(Abstract) The incidence of dengue and dengue hemorrhagic fever (DF/DHF) has increased significantly over the last decades. Yearly, an estimated 50-100 million cases of DF and about 250,000-500,000 cases of DHF occur worldwide. The epidemiological situation in Latin America now resembles that in Southeast Asia. Here, the main clinical, epidemiological and virological observations in the American region are presented and compared with those previously reported from Southeast Asia.
(Abstract) A survey of policymakers and other influential professionals in four southeast Asian countries (Cambodia, Indonesia, Philippines and Vietnam) was conducted to determine policymakers' views on the public health importance of dengue fever and dengue haemorrhagic fever (DHF), the need for a vaccine and the determinants influencing its potential introduction. Research felt to be key to future decision-making regarding dengue vaccine introduction include: disease surveillance studies, in-country vaccine trials or pilot projects, and studies on the economic burden of dengue and the cost-effectiveness of dengue vaccines. The results suggest favourable conditions for public and private sector markets for dengue vaccines and the need for creative financing strategies to ensure their accessibility to poor children in dengue-endemic countries.
(Abstract) To ascertain the economic feasibility of a pediatric tetravalent dengue vaccine, we developed and calibrated a cost-effectiveness model of vaccinating children at 15 months in Southeast (SE) Asia using a societal perspective.We assumed that full immunization would require two doses at prices of US$ 0.50 and US$ 10 per dose in the public and private sectors, respectively. The gross cost per 1000 population (of all ages) of the vaccination program would be US$ 154. Due to projected savings in dengue treatment, the net cost per capita would be only US$ 17 (89% below the gross cost). The cost per disability adjusted life year (DALY) saved by a pediatric vaccine would be US$ 50, making the potential vaccine highly cost-effective. Eventually, vaccination may be able to replace environmental control as a strategy for dengue prevention and be cost saving.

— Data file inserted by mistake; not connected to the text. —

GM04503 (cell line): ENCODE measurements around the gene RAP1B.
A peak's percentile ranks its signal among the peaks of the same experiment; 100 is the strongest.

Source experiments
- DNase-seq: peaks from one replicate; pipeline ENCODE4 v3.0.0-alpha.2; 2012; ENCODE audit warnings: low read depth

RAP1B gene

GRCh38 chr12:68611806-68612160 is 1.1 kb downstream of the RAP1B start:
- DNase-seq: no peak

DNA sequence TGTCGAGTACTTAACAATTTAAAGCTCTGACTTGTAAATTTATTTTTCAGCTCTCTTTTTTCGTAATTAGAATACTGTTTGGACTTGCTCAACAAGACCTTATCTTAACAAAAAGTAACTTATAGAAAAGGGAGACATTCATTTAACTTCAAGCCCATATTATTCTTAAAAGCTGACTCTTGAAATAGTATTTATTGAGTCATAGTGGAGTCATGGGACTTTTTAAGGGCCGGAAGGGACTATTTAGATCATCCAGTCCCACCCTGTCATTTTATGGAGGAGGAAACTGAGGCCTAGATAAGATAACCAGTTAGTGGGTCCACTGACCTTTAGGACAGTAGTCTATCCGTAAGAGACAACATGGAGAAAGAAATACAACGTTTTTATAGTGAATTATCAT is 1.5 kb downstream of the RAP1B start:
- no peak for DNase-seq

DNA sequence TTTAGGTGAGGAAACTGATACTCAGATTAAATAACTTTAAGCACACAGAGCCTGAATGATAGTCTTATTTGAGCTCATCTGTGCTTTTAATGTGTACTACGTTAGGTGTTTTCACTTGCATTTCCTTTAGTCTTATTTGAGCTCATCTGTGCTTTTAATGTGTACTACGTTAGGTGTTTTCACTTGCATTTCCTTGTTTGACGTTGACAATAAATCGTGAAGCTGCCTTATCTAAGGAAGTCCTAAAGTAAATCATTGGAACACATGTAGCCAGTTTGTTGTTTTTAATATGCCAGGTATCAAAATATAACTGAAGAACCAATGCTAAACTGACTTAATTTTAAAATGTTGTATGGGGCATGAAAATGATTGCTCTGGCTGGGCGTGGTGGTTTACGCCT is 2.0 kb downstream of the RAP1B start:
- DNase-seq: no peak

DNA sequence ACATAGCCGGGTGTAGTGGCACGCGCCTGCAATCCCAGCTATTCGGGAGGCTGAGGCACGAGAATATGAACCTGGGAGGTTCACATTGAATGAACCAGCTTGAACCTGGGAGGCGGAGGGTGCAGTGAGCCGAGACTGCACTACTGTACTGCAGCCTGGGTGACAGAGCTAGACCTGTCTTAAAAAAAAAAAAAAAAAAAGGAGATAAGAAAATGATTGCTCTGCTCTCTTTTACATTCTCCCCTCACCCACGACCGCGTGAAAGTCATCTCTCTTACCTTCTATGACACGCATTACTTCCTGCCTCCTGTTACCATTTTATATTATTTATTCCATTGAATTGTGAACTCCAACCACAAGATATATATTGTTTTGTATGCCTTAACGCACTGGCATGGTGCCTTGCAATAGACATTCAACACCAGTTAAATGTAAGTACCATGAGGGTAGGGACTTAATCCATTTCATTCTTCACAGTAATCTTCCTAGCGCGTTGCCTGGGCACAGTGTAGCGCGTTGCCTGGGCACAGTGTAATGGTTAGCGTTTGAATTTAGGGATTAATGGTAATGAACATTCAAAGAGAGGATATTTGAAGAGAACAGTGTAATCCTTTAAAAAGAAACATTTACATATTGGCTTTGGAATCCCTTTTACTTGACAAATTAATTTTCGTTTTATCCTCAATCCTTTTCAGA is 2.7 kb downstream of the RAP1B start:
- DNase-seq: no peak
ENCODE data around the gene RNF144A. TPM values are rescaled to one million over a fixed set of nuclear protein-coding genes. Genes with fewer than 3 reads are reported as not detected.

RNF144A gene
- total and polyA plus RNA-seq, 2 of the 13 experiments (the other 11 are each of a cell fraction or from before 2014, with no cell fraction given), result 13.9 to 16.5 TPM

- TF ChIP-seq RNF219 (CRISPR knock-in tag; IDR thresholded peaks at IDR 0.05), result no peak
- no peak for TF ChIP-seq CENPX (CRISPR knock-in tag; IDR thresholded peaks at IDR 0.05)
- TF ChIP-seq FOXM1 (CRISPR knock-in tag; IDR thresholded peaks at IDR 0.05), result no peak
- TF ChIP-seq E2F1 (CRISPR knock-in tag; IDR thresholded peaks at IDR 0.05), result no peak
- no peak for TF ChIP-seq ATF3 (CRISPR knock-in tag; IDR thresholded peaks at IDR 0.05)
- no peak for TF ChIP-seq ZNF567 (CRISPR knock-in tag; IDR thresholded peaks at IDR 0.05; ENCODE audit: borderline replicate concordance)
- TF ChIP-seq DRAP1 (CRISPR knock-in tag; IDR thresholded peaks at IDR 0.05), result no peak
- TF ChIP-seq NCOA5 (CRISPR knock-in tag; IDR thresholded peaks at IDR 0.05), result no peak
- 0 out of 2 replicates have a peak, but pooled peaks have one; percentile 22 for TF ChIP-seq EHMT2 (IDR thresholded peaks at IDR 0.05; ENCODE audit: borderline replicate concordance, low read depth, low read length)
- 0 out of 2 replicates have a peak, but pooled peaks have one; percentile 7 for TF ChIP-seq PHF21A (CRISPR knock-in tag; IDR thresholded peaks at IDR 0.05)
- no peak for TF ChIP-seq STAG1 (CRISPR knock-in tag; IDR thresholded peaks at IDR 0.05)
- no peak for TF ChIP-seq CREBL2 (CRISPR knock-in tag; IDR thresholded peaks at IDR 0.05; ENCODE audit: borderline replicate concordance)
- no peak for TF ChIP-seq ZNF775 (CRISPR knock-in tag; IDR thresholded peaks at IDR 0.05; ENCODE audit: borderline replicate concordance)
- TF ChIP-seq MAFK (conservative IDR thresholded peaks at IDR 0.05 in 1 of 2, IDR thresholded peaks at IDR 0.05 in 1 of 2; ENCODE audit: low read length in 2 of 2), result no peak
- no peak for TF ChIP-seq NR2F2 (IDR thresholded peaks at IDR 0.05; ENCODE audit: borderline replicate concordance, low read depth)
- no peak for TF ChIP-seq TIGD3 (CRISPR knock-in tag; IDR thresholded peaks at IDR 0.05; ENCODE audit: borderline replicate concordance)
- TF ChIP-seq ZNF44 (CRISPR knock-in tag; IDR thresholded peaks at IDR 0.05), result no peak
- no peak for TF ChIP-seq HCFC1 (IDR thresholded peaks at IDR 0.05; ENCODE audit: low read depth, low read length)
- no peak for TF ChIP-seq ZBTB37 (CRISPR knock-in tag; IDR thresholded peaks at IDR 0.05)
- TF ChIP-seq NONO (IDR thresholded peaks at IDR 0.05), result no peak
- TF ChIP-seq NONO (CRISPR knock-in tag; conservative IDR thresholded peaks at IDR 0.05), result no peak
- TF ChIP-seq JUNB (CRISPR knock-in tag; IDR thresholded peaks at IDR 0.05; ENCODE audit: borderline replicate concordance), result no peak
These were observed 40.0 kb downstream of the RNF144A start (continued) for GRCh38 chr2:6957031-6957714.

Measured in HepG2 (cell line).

(Abstract) Dengue fever and dengue hemorrhagic fever constitute a substantial health burden on the population in Thailand. In this study, the impact of symptomatic dengue virus infection on the families of patients hospitalized at the Kamphaeng Phet Provincial Hospital with laboratory-confirmed dengue in 2001 was assessed, and the disability-adjusted life years (DALYs) lost for fatal and non-fatal cases of dengue were calculated using population level data for Thailand. When we accounted for the direct cost of hospitalization, indirect costs due to loss of productivity, and the average number of persons infected per family, we observed a financial loss of approximately US$61 per family, which is more than the average monthly income in Thailand. This figure is of the same order of magnitude as the impact of several diseases currently given priority in southeast Asia, such as the tropical cluster (trypanosomiasis, Chagas disease, schistosomiasis, leishmaniasis, lymphatic filariasis, and onchocerciasis), malaria, meningitis, and hepatitis. These results indicate that dengue prevention, control, and research should be considered equally important as that of diseases currently given priority.
(Abstract) The populations of Southeast Asia (SE Asia) and tropical America are similar, and all four dengue viruses of Asian origin are endemic in both regions. Yet, during comparable 5-year periods, SE Asia experienced 1.16 million cases of dengue hemorrhagic fever (DHF), principally in children, whereas in the Americas there were 2.8 million dengue fever (DF) cases, principally in adults, and only 65,000 DHF cases. This review aims to explain these regional differences.